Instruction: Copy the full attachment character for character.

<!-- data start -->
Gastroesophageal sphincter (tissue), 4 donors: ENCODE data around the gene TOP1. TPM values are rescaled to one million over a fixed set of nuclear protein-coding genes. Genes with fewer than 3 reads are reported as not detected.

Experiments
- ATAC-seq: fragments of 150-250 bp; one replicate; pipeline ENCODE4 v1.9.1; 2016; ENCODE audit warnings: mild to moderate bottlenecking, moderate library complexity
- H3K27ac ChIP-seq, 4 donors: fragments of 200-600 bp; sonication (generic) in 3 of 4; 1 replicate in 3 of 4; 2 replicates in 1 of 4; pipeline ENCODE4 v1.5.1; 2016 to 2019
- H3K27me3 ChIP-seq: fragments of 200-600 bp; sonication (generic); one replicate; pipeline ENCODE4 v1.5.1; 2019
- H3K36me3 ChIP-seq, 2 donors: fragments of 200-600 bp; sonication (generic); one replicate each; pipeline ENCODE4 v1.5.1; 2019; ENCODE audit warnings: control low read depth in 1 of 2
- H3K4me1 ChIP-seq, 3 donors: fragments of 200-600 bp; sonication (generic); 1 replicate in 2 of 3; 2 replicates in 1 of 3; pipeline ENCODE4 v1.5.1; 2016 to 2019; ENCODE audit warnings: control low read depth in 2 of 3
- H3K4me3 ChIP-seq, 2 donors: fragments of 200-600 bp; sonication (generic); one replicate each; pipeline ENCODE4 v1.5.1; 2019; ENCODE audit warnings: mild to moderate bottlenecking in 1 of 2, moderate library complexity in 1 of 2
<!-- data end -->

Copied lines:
Gastroesophageal sphincter (tissue), 4 donors: ENCODE data around the gene TOP1. TPM values are rescaled to one million over a fixed set of nuclear protein-coding genes. Genes with fewer than 3 reads are reported as not detected.

Experiments
- ATAC-seq: fragments of 150-250 bp; one replicate; pipeline ENCODE4 v1.9.1; 2016; ENCODE audit warnings: mild to moderate bottlenecking, moderate library complexity
- H3K27ac ChIP-seq, 4 donors: fragments of 200-600 bp; sonication (generic) in 3 of 4; 1 replicate in 3 of 4; 2 replicates in 1 of 4; pipeline ENCODE4 v1.5.1; 2016 to 2019
- H3K27me3 ChIP-seq: fragments of 200-600 bp; sonication (generic); one replicate; pipeline ENCODE4 v1.5.1; 2019
- H3K36me3 ChIP-seq, 2 donors: fragments of 200-600 bp; sonication (generic); one replicate each; pipeline ENCODE4 v1.5.1; 2019; ENCODE audit warnings: control low read depth in 1 of 2
- H3K4me1 ChIP-seq, 3 donors: fragments of 200-600 bp; sonication (generic); 1 replicate in 2 of 3; 2 replicates in 1 of 3; pipeline ENCODE4 v1.5.1; 2016 to 2019; ENCODE audit warnings: control low read depth in 2 of 3
- H3K4me3 ChIP-seq, 2 donors: fragments of 200-600 bp; sonication (generic); one replicate each; pipeline ENCODE4 v1.5.1; 2019; ENCODE audit warnings: mild to moderate bottlenecking in 1 of 2, moderate library complexity in 1 of 2